Greatest Guitar Players in History
The 1920s & 30s

Pioneering players and the birth of the electric guitar.

The Greatest guitar players in history

Contents

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In this series of posts, I’ll be diving into the past to reveal some most pioneering and innovative electric guitarists over the past 100 years.

Doing this can give you a fresh perspective on what is possible with the instrument. It will help you progress and play with greater creativity.

Contents

The history of the electric guitar is fascinating. Many guitarists have contributed to the instruments success throughout the years, so where do you start?

This series of posts isn’t meant as a definitive list – just a few of the greatest pioneers to whet your appetite.  As you will discover, life changing social and political changes at the time had a big impact on these guitarists.

These changes, for good or bad, inevitably inspired their playing.

Although having their own sound, many guitarists of today have spoken of “borrowing” musical phrases and riffs from the generations of players before them and incorporating them into their playing.

"Every guitarist in history has taken inspiration from earlier generations, and its part of how we grow as musicians..."

The greatest players throughout history could communicate their musical ideas to stunning effect. Regardless of genre, these pioneering players shared the ability to use the guitar as a channel for self expression.

Focusing on two decades at a time, I’ll highlight the key players for you to explore in bold text. For this post, we go back to the beginning for the electric guitar, the 1920s and 1930s.

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Trapped in the Big Bands

The 1920’s saw the evolution of the Big Band, these large ensembles of 10 to 25 members dominated popular music at the time. They played jazz during the 20’s and evolved the swing music style from the early 1930’s onwards. As part of the rhythm section, the guitarist played nothing more than a supportive role.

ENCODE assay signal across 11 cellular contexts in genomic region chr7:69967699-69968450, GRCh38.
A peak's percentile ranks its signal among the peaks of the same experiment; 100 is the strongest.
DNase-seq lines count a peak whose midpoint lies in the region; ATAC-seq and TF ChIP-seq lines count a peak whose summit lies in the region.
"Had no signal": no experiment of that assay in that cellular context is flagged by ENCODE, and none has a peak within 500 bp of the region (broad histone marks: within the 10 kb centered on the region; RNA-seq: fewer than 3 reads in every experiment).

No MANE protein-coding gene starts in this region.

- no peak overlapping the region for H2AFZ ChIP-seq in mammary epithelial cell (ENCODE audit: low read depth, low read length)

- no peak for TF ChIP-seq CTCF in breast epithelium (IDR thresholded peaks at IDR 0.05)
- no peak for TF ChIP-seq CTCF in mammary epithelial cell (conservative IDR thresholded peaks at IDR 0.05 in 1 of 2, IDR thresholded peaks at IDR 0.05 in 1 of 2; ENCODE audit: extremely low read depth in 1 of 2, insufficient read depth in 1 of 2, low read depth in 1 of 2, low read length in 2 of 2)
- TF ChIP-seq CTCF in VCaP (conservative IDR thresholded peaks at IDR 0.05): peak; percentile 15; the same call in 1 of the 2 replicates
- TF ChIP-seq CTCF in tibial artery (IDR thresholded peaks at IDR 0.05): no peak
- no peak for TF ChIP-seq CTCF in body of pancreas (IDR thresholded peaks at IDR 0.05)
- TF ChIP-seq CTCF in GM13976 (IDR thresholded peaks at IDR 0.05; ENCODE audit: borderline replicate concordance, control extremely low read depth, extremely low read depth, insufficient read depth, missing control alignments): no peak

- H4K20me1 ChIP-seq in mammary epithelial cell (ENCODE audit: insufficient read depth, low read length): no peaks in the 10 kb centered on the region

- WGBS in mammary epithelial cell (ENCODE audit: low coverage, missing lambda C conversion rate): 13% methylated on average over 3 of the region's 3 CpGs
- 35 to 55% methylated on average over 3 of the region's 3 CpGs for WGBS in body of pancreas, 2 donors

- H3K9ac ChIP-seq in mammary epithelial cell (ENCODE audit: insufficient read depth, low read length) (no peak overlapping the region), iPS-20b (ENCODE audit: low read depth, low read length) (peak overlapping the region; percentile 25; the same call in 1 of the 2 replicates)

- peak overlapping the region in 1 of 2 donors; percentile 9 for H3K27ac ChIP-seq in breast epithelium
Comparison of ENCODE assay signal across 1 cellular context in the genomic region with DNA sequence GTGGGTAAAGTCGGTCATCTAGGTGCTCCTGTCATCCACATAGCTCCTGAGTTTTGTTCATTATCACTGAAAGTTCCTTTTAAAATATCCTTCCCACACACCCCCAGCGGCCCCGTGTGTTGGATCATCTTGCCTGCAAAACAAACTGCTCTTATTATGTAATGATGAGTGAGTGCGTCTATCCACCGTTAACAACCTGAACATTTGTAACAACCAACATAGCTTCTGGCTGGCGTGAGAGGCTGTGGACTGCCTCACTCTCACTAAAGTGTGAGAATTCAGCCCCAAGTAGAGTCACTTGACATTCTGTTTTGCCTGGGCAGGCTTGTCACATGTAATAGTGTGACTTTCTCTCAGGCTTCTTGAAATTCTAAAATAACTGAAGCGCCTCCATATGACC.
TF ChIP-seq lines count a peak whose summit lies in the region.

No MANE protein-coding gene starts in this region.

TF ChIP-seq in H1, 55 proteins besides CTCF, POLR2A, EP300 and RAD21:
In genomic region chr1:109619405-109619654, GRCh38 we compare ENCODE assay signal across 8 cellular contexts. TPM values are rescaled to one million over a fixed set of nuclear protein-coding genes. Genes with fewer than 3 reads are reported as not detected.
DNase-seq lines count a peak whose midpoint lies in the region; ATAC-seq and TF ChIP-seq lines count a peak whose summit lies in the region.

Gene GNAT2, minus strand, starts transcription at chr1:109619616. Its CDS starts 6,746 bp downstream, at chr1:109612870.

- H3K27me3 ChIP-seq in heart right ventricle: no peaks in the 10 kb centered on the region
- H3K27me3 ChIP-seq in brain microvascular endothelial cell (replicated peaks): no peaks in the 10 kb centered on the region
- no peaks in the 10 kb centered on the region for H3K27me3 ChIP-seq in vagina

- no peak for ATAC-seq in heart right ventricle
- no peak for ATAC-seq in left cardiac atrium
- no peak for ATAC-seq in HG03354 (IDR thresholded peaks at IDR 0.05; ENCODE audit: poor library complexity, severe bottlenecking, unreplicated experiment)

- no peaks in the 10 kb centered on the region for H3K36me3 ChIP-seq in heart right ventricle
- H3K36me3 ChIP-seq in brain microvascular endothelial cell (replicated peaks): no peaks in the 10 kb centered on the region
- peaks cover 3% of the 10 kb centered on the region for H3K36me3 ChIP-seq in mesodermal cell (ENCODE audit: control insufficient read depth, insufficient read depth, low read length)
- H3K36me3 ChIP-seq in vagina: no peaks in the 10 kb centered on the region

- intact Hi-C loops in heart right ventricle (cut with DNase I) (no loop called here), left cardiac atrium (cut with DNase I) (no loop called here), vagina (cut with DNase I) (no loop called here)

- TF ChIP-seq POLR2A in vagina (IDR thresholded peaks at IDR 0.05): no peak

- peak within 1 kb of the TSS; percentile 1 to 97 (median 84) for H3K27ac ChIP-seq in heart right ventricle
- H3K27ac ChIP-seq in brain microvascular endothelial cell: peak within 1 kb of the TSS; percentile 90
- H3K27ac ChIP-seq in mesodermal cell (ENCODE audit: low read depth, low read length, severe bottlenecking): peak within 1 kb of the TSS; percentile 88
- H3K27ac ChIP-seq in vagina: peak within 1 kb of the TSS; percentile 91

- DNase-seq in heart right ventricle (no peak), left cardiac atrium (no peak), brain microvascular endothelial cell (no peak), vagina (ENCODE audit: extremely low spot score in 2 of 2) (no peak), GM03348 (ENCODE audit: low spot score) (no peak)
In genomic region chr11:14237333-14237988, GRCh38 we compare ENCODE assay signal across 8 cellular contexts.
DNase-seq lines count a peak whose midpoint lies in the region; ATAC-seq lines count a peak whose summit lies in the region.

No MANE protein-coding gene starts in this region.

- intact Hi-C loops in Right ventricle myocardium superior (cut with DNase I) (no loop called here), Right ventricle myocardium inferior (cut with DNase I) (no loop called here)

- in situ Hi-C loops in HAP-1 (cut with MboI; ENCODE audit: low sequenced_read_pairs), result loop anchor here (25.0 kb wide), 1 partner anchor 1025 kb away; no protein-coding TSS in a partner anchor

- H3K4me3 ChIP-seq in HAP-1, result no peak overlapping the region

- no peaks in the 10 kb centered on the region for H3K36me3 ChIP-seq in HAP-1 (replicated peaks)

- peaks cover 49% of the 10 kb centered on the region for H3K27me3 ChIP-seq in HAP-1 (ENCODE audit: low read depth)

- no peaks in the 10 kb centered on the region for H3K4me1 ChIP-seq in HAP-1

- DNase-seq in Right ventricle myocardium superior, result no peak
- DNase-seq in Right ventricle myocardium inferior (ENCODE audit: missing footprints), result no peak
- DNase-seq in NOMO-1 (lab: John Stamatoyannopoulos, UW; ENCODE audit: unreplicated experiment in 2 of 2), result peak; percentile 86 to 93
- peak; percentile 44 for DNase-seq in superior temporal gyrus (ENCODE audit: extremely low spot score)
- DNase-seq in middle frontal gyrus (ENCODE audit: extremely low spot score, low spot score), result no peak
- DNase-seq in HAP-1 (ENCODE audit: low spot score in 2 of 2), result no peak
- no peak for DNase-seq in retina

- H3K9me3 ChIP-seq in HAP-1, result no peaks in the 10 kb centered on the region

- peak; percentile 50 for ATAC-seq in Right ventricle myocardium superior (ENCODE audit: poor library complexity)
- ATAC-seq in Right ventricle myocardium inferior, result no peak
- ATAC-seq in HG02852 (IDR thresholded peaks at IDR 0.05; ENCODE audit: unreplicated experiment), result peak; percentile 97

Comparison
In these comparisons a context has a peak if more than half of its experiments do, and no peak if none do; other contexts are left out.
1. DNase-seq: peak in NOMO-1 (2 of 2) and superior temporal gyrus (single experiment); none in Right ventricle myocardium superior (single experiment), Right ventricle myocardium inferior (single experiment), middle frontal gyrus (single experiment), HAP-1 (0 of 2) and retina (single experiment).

The horn’s took the credit for solo’s, partly enabled by their volume and tone which could cut through the busy mix.

Jimmie Lunceford and his Orchestra
Jimmie Lunceford and his Orchestra

Up to this point guitars were acoustic, their contribution blended with the other instruments and the listener would hear the sound as a whole band.

The guitarists felt increasingly trapped and were striving to gain some of the attention for themselves.

Around the same time period, RCA – an American electronics company, released the first Valve based amplifier. This proved to be hugely significant and excited many guitar players including the self taught guitarist and inventor Les Paul and jazz guitar virtuoso Salvatore Massaro (aka Eddie Lang).

They began to experiment with ways to amplify their instruments by adapting pickups from phonograph needles and telephone receivers.

Using amplified guitars would not just compete with the Sax’s and Trombones but completely blow them out of the water – there was no doubt, electrifying the guitar changed the way popular music was made forever.

"Essentially the electric guitar could replace the horn section and enabled a small trio or quartet of musicians to achieve what a whole Big Band could..."

Les Paul

Eddie Lang was one of the 1920’s most recorded guitarists and was a huge influence on the first generation of players. He was an impressive musician who could accompany blues bands, play classically and hold his own with any of the great musicians of the time.